|Wood cut by Nancy Darrell|
This asking for blurbs, as these bits of praise are called, is one of the parts of writing I hate. Authors are busy people and may not have the time or inclination to read one's book. And now, in this time of Covid-19, many people find it difficult to focus on new reading. And, of course, the reader may not like the book.
Nevertheless, I perservered and asked several authors if they would take a look at And the Crows Took Their Eyes. I am fortunate to have met a number of well-regarded writers over the years and was even more fortunate to receive some very nice comments.
The kindness and generosity of these folks makes my heart sing.
Praise for And the Crows Took Their Eyes
“Lane’s richly detailed vision of the past expertly underpins a dark story of complex divided loyalties in an isolated, war-torn mountain community.”
– Charles Frazier, author of Cold Mountain, Winner of the National Book Award for Fiction
“In And the Crows Took their Eyes Vicki Lane has done nothing less than commit an act of mountain sorcery. Through her the voices of the dead rise up out of the hollows of Madison County, North Carolina telling a story as tragic and urgent as it was 150 years ago.”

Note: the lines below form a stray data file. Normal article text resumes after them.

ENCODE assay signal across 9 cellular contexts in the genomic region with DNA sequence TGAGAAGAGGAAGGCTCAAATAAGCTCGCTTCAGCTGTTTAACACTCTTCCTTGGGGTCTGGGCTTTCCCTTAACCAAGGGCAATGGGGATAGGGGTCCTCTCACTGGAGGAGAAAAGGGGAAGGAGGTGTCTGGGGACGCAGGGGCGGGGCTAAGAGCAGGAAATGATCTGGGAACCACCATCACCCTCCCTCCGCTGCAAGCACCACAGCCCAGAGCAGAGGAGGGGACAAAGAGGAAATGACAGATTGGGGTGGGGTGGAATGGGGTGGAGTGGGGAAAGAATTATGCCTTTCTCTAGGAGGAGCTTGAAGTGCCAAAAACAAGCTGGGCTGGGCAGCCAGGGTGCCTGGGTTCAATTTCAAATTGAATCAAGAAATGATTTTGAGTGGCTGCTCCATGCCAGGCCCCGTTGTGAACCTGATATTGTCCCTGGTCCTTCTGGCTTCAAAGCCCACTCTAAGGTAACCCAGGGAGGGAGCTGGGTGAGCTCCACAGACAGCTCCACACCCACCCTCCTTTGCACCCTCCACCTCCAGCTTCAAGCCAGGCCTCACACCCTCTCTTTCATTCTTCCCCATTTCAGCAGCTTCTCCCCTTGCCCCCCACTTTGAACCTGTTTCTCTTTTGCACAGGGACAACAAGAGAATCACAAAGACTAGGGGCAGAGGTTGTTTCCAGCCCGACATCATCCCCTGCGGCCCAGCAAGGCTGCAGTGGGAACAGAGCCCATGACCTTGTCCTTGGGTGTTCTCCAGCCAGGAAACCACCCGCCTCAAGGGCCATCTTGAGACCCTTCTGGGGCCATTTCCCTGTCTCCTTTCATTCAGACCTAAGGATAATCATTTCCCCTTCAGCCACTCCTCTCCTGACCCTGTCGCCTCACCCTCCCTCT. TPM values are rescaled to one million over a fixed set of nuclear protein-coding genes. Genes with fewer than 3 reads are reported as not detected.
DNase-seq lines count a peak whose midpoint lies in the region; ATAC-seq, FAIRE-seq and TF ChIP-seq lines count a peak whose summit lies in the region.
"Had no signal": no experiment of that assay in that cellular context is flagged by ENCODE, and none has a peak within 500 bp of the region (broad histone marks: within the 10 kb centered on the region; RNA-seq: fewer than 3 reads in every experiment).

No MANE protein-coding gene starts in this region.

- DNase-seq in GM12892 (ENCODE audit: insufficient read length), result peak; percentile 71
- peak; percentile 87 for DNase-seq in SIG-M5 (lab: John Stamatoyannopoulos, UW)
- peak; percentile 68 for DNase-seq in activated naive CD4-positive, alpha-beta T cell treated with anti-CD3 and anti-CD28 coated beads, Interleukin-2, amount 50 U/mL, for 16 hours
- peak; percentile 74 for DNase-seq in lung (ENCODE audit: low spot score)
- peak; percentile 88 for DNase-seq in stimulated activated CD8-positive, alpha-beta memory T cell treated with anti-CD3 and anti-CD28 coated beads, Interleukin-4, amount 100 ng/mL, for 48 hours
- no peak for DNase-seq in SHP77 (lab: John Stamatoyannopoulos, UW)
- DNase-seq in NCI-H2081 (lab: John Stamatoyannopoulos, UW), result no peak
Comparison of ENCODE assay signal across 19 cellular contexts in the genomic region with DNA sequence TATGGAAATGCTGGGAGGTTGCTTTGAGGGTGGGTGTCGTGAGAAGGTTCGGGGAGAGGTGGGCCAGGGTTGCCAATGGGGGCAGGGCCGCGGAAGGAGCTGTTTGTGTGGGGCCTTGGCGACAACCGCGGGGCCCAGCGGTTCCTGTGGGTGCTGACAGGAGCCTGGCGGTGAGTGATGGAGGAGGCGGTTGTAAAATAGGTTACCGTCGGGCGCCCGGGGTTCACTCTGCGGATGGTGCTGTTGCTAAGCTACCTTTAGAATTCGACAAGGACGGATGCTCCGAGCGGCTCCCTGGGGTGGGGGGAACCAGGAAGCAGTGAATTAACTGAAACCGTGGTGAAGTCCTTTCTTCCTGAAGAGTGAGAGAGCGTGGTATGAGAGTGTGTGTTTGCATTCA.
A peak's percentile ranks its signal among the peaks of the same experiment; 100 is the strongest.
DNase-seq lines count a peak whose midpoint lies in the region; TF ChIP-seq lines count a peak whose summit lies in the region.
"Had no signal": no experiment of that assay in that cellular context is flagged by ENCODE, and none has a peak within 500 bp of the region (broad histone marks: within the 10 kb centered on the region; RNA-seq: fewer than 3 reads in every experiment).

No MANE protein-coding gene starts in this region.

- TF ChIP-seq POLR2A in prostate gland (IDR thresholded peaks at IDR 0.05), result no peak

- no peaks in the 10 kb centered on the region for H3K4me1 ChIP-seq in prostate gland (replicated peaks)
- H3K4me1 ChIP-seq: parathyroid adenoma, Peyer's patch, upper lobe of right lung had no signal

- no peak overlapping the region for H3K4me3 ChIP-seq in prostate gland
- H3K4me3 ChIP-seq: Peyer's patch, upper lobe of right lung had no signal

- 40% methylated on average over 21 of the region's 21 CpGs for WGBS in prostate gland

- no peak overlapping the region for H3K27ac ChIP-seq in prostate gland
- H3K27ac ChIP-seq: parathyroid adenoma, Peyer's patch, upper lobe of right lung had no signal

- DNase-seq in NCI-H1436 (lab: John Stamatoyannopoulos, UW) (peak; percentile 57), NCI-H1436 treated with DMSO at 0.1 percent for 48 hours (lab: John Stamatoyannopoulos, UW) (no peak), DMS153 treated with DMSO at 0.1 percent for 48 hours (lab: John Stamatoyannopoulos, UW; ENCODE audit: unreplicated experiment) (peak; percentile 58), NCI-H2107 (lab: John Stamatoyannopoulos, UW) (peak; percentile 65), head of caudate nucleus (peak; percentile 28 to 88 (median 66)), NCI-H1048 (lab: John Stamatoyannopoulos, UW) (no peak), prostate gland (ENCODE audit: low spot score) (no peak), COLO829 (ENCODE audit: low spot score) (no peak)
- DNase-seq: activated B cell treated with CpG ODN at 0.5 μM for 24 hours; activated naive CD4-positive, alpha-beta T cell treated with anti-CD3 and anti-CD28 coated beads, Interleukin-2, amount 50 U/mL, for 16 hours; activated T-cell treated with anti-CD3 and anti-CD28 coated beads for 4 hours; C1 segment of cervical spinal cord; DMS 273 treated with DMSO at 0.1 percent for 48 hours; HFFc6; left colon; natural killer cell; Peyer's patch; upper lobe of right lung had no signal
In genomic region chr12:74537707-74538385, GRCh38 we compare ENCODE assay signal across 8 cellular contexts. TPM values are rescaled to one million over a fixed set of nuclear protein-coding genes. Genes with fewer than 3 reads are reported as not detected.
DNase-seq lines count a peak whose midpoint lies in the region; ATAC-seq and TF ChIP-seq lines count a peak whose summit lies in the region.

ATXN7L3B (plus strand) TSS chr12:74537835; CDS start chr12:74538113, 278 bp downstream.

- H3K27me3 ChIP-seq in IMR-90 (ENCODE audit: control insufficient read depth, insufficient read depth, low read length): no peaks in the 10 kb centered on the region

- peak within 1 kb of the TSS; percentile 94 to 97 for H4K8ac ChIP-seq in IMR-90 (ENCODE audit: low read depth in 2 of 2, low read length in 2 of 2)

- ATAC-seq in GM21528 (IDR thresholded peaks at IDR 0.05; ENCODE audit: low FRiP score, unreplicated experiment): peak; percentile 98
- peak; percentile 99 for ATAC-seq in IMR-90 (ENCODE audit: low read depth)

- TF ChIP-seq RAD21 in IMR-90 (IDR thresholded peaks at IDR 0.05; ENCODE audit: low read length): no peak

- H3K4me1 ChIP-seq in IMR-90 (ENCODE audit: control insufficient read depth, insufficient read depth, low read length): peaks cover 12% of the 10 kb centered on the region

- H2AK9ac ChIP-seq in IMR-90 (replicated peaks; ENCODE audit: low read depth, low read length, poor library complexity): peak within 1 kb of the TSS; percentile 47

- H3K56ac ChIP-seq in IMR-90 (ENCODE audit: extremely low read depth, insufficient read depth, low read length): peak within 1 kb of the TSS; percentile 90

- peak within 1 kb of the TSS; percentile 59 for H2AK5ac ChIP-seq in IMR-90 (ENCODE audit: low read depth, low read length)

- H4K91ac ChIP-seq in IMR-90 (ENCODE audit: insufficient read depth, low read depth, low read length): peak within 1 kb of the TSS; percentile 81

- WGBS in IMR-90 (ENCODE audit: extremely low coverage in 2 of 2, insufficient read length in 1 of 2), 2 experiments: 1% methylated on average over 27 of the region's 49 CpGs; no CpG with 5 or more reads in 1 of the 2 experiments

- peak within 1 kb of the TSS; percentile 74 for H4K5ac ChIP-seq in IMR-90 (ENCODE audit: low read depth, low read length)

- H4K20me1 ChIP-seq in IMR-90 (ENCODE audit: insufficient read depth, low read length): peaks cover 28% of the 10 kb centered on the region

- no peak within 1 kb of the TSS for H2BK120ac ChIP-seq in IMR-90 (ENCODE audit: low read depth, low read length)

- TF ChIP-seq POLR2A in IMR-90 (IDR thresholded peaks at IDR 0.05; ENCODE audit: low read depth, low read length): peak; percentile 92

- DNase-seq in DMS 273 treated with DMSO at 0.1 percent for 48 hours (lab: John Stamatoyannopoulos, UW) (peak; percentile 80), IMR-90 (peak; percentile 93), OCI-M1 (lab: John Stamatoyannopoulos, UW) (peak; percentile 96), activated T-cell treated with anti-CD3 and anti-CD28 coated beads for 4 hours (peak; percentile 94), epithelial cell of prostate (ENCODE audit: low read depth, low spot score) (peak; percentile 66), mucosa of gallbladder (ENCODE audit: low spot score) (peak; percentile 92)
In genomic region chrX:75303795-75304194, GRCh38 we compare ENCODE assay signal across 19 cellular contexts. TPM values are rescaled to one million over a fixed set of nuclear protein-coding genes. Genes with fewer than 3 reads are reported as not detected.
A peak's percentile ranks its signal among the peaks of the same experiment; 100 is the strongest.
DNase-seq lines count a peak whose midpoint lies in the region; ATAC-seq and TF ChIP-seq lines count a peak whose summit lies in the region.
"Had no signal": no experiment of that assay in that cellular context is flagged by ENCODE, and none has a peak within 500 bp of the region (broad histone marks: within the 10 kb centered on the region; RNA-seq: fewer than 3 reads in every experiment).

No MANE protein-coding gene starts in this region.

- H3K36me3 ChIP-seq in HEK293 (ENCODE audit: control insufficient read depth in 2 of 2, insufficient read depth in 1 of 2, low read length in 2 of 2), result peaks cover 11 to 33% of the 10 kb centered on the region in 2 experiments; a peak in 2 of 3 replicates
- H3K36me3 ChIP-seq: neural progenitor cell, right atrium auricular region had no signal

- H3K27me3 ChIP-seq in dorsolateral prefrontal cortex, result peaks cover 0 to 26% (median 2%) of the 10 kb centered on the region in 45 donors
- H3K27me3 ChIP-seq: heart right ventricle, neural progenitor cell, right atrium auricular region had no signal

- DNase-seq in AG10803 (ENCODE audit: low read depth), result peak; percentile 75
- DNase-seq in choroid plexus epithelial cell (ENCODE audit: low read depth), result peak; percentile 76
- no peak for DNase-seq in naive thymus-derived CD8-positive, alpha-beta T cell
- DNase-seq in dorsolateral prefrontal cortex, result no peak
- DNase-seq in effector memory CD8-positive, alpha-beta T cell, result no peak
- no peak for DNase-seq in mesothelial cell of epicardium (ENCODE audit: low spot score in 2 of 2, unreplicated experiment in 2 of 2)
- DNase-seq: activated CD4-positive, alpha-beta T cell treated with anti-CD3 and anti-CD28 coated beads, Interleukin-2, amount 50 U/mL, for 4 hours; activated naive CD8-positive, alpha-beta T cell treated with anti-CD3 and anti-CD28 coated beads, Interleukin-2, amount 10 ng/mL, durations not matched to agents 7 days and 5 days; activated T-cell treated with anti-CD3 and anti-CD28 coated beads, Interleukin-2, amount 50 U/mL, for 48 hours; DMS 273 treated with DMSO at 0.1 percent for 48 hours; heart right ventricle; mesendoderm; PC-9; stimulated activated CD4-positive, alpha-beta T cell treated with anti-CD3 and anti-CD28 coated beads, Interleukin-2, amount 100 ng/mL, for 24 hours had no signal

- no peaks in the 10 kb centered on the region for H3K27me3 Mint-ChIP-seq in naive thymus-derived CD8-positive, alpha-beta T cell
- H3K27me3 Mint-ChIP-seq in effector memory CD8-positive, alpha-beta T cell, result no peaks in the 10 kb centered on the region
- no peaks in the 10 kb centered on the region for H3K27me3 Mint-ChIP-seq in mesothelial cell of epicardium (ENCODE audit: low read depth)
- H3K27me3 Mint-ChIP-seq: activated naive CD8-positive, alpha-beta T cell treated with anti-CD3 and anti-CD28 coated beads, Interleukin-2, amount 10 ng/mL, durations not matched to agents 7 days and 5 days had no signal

– Tony Earley, author of Jim the Boy
“Vicki Lane casts an unforgettable spell in And the Crows Took Their Eyes, a compelling and humane reimagining of a heart-wrenching period in our American history. “
– Jessica Handler, author of The Magnetic Girl
“And the Crows Took Their Eyes is a devastatingly beautiful, complex portrait of a small community torn asunder by the Civil War. What Vicki Lane has rendered in this harrowing and profound portrait of life and death in one little corner of Western North Carolina is a world that would otherwise be lost to us or, at best, consigned to a dusty footnote of history. Lane, through the alchemy of her formidable imagination, has breathed life into unforgettable characters living through a time of upheaval and untold tragedy. I will never hear the words Shelton Laurel again without a host of Lane’s powerful and heartrending images coming to mind. And the Crows Took Their Eyes accomplishes what only the very best historical fiction can ever hope to accomplish, connecting us, not only to our history, but to our humanity as well.”
– Tommy Hays, author of The Pleasure Was Mine